For most of its existence, Tour Edge was all about grassroots, word-of-mouth advertising. It didn’t pay tour players to bag equipment, creating an authenticity that resonated with plenty of consumers. Still, the technology caught the attention of plenty of PGA TOUR players who used Tour Edge fairway woods without compensation. Brandt Snedeker bagged a CB4 model en route to winning the 2012 FedEx Cup and Tour Championship. Matt Kuchar, J.B. Holmes, Luke Donald and Brian Gay also repped Tour Edge while winning a combined 10 times on the PGA TOUR and making several Ryder Cup appearances.
That all changed when TaylorMade effectively shuttered Adams Golf. At the time, Adams owned the fairway wood and hybrid space on the PGA TOUR Champions (golf’s senior tour). But starting in the fall of 2017, Tour Edge decided to stake its claim, assembling a small but important cadre of players like Tom Lehman, Scott McCarron and Bart Bryant.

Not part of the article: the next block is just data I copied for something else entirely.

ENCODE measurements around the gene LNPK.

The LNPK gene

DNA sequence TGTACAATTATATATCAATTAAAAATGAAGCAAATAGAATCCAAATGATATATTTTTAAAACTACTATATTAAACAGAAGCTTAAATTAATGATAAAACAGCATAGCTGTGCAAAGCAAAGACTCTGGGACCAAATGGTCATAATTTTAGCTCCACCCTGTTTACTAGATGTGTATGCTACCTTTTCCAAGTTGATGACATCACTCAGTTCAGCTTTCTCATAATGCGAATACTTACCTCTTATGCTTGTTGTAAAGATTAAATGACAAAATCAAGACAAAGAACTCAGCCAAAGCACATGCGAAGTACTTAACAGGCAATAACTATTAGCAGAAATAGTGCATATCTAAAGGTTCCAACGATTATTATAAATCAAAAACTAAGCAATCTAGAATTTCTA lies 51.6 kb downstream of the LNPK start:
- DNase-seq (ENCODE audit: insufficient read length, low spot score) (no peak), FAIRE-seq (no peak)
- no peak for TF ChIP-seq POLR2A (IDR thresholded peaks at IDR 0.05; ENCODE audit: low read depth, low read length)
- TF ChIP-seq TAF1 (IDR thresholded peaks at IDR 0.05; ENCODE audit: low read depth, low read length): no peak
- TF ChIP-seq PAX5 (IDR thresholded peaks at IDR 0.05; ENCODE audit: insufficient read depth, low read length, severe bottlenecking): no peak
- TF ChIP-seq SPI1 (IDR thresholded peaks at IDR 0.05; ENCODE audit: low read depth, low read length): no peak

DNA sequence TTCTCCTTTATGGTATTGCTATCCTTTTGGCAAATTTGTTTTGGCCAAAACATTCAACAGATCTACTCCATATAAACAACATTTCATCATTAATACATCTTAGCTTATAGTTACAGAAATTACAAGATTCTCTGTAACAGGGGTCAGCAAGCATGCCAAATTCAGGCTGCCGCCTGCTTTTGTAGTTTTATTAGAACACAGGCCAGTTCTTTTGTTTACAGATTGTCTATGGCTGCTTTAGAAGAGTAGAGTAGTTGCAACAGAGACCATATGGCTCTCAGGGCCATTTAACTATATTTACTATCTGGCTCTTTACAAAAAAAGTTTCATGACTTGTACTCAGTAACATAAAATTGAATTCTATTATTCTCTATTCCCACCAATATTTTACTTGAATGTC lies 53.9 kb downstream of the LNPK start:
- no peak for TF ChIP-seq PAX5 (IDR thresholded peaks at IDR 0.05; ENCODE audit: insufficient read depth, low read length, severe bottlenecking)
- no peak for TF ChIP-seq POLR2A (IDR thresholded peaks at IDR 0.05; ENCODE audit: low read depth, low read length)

The upside was clear. Tour Edge had a proven avenue to create additional exposure and tour validation. It did, however, violate its long-standing practice to not pay players to use Tour Edge equipment. For Tour Edge, it was a 10-steps forward, one-step back situation.
Also, consider that the funds needed to support Champions Tour players are a far cry from what it costs to get into the bag of marquee players on the PGA TOUR. Yes, tour spend is down overall but the per-player investment is less on the Champions. Another potential risk is the inherent association with a population that’s primarily older, white and male. For better or worse, consumer perception isn’t likely to change based on a single advertising campaign or set of commercials so for now, Tour Edge appears to be all-in with this demographic.